July 10, 2017

Dozens gather on Saturday to talk transparency and UNM Athletics

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Laura Paskus

Daniel Libit and Greg Williams

NM Political Report’s third News & Brews event featured NMFishbowl.com’s Daniel Libit and New Mexico Foundation for Open Government Board President Greg Williams. Reporter Andy Lyman interviewed the two about Libit’s recent public records lawsuit against the University of New Mexico Foundation and transparency issues related to the university’s athletics department.

“I’m a curious observer much more than I am a fan,” Libit said of the Lobos. Libit has filed over 150 records requests under the state’s Inspection of Public Records trying to understand how the UNM Foundation makes its decisions and raises its money. Last November, Libit launched his website with a story raising important questions about the WisePies naming rights of The Pit, the university’s arena that hosts basketball games.

Libit now lives in Chicago but grew up in Albuquerque.

“UNM is the well that continually draws me back,” he said. “I’m interested in college athletics, and this is the devil that I know.”

Related story: Meet the man peering into the UNM ‘fishbowl’ 10,000 words at a time

In March, Libit filed an open records lawsuit against the UNM Foundation arguing that the non-profit organization should be held to the same transparency standards as the university itself. Libit had requested records related to the naming rights of what was then WisePies Arena. UNM said the information could only be provided by the foundation. The stand-alone foundation, meanwhile, said it wasn’t required to comply with IPRA, which applies to public agencies across New Mexico.

Libit said he came to the WisePies issue years after the fact but still had questions. He tried to find answers by requesting public records. And it became evident that many of the emails and records of conversations and decisions were housed at the UNM Foundation. “When I tried to request them, I was rebuffed and told the foundation is its own nonprofit,” he said. “The records had been put in a black box where the public could never see them—and the lawsuit came out of that.”

The New Mexico Foundation for Open Government (NMFOG) has long been interested in issues related to transparency at UNM, said board president Greg Williams, an attorney.

NMFOG, he said, is “dedicated to the idea that transparency in government is of utmost importance.” When government organizations, including universities, operate without public oversight, there is the potential for abuse. “UNM has taken the position that the foundation is not a public entity, and so not subject to IPRA and not subject to those same types of requests,” said Williams. What Libit and NMFOG contend is that while the foundation may be a separate entity, staff and resources of the university and the foundation are intertwined.

“We think of course that’s public information, and therefore people should be able to see that information,” said Williams.

Libit described for the audience his “come to Jesus moment” in writing about college athletics. In 2005, he said, he wrote what he now calls a “slavishly obsequious” profile of basketball coach Bruce Pearl, who was then at the University of Wisconsin-Milwaukee. Six years later, when Pearl was in hot water and eventually fired by the University of Tennessee for NCAA violations, Libit revisited the profile he had written.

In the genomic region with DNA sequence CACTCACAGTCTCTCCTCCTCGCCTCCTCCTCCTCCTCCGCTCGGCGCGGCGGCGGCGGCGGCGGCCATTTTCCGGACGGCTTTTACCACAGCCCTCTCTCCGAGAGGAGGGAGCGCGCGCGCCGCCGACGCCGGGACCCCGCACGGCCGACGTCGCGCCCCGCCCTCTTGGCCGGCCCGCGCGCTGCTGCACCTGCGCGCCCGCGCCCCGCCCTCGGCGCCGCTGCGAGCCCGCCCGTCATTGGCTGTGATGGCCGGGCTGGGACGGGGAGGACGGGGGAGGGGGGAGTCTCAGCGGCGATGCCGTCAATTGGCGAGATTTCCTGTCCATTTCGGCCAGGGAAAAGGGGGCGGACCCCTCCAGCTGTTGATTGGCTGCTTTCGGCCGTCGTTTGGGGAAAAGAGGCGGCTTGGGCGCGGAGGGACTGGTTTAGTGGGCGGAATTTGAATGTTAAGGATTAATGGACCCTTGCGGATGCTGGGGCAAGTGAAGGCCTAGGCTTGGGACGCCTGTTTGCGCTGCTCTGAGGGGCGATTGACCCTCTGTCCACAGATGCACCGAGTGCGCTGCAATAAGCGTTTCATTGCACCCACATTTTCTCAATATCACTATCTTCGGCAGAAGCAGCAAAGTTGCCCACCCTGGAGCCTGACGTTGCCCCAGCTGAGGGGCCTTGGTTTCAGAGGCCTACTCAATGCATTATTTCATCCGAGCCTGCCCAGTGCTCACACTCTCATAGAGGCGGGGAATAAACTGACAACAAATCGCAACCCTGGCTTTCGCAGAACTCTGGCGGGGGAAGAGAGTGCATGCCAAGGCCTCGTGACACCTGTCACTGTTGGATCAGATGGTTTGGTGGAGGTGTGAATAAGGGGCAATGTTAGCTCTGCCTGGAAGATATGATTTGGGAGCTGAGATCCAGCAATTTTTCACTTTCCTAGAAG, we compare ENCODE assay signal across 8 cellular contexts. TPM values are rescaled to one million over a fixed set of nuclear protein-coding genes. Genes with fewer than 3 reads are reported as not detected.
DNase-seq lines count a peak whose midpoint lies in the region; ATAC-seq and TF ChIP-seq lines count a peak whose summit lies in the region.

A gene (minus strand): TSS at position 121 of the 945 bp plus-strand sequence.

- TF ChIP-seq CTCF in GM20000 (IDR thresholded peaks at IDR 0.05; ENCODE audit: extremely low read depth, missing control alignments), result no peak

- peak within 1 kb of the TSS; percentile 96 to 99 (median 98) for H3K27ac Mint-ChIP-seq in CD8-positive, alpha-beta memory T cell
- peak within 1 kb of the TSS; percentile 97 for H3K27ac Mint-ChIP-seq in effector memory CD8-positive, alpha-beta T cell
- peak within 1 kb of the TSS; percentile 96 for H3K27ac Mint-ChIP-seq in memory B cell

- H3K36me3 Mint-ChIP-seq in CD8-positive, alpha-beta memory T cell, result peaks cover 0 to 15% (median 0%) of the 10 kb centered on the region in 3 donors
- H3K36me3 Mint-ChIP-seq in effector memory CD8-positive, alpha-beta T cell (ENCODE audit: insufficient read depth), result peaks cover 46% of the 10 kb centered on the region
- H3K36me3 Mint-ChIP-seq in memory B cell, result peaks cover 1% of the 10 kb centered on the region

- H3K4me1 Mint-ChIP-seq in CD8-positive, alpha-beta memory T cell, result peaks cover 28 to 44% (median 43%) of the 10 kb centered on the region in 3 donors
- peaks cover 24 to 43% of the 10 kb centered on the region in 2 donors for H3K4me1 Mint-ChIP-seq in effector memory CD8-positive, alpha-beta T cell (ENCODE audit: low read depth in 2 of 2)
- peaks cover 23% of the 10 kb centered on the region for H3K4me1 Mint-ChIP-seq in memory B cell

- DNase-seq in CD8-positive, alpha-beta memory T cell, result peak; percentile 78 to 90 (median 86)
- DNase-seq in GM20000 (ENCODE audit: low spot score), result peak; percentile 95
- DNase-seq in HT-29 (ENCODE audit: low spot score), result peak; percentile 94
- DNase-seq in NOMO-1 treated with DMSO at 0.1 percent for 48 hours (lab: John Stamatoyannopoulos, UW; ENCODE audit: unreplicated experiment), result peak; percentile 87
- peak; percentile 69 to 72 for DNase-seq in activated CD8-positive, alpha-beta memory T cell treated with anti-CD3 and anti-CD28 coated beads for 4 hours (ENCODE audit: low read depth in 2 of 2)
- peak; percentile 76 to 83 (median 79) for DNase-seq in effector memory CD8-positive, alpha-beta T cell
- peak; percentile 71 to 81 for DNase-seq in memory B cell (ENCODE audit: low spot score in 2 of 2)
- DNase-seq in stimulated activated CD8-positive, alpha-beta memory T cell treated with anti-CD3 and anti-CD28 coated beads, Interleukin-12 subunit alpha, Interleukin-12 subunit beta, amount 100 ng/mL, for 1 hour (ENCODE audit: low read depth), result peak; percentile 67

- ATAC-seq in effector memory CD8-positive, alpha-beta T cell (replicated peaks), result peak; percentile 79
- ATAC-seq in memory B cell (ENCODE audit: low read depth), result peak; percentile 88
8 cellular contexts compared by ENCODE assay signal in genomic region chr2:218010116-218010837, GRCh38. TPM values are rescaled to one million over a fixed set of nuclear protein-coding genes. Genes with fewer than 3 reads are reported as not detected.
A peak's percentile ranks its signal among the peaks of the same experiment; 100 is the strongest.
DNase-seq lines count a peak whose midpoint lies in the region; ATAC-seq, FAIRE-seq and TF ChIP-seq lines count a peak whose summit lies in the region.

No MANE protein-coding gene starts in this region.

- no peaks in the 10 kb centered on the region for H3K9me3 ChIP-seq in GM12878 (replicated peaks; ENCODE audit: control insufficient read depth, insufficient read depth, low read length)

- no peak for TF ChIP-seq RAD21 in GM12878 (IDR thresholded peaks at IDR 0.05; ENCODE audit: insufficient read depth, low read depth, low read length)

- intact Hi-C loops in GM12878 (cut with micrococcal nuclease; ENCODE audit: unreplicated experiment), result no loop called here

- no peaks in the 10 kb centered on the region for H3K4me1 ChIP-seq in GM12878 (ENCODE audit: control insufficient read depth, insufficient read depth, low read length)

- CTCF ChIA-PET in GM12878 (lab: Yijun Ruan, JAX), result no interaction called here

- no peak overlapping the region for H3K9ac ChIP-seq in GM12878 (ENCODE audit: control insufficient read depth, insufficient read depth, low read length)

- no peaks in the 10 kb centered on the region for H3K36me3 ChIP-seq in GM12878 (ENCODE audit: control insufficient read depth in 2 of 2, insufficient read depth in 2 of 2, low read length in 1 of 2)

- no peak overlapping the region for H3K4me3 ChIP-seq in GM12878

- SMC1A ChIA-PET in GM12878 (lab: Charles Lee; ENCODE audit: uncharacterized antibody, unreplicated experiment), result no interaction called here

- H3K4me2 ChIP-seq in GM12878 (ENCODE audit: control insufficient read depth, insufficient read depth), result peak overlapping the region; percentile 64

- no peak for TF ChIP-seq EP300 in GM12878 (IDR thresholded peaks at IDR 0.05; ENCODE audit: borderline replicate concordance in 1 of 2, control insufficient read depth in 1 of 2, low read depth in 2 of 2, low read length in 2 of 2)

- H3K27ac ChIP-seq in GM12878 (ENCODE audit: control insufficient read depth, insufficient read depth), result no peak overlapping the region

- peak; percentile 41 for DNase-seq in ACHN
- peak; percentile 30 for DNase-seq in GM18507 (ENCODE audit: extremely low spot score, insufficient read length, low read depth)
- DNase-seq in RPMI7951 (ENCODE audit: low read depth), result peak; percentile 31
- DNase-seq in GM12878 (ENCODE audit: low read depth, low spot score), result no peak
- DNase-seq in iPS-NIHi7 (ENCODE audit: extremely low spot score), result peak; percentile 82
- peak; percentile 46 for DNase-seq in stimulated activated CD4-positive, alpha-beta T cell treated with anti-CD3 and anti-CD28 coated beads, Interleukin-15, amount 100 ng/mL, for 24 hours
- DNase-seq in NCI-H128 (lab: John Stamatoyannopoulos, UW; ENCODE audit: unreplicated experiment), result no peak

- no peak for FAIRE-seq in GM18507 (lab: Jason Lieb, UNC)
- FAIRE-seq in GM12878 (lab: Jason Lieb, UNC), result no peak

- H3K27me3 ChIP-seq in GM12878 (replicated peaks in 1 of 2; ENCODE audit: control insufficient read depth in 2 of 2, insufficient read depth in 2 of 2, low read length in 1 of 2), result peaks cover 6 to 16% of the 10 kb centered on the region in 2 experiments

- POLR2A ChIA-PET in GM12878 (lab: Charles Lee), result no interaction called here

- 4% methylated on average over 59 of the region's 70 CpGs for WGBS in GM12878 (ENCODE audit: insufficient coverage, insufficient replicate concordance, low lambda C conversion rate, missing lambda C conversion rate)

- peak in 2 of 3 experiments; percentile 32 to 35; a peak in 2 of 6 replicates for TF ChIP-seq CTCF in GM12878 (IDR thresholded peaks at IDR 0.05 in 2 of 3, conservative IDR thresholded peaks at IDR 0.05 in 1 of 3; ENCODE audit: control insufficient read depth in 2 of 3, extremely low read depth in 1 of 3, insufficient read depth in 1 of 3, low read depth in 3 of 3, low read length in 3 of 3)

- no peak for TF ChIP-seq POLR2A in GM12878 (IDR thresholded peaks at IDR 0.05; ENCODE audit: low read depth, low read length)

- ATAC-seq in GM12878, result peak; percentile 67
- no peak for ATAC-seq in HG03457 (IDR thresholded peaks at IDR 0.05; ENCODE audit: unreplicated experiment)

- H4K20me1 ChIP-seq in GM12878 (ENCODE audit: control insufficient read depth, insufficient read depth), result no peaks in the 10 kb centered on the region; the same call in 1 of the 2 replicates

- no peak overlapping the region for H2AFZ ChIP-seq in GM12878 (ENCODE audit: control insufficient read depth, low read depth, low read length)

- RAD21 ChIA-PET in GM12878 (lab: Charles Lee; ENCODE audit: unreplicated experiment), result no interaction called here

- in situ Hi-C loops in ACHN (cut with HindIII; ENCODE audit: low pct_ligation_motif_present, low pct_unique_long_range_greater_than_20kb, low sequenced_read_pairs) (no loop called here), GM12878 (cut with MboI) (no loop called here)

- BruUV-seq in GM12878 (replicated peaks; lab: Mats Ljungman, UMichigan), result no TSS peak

“It was sort of my opportunity to rethink college athletics,” he said, and he wrote a piece for the Columbia Journalism Review called “The Scandal Beat,” about the resources sports reporters and editors dedicate to breaking relatively minor scandals, like the amount of money or types of benefits student athletes receive under the table.

“Since the 1980s, that had become the defining aspect of the newspaper sports department,” he said, “and how they shed the reputation of being the ‘toy factory’ of the newspaper and asserted itself in doing investigative journalism.”

The problem with that type of journalism, he said, is that it focuses on small issues that don’t really cause harm to anyone—to the exclusion of bigger issues that do cause problems and do deserve greater attention.

In 2011, he said he asked himself what might be the better way to cover college athletics.

“It took awhile to get around to it, but my website is basically my experience in doing that,” he said. “In covering college sports through journalism and not entertainment.”

Having grown up in Albuquerque, Williams said he remains a Lobo fan.

“All this scrutiny is good for UNM,” he said because transparency makes entities operate better. “What Daniel is talking about is the tip of the iceberg for what can go wrong at universities,” Williams said. And there’s not a conflict, he said, between being a fan and looking hard at how they operate.

NM Political Report’s next News & Brews will be August 10 and focused on educational issues. If you couldn’t make it to Saturday’s event, but feel it’s important to support the work we do from investigative stories to live events, please donate here.

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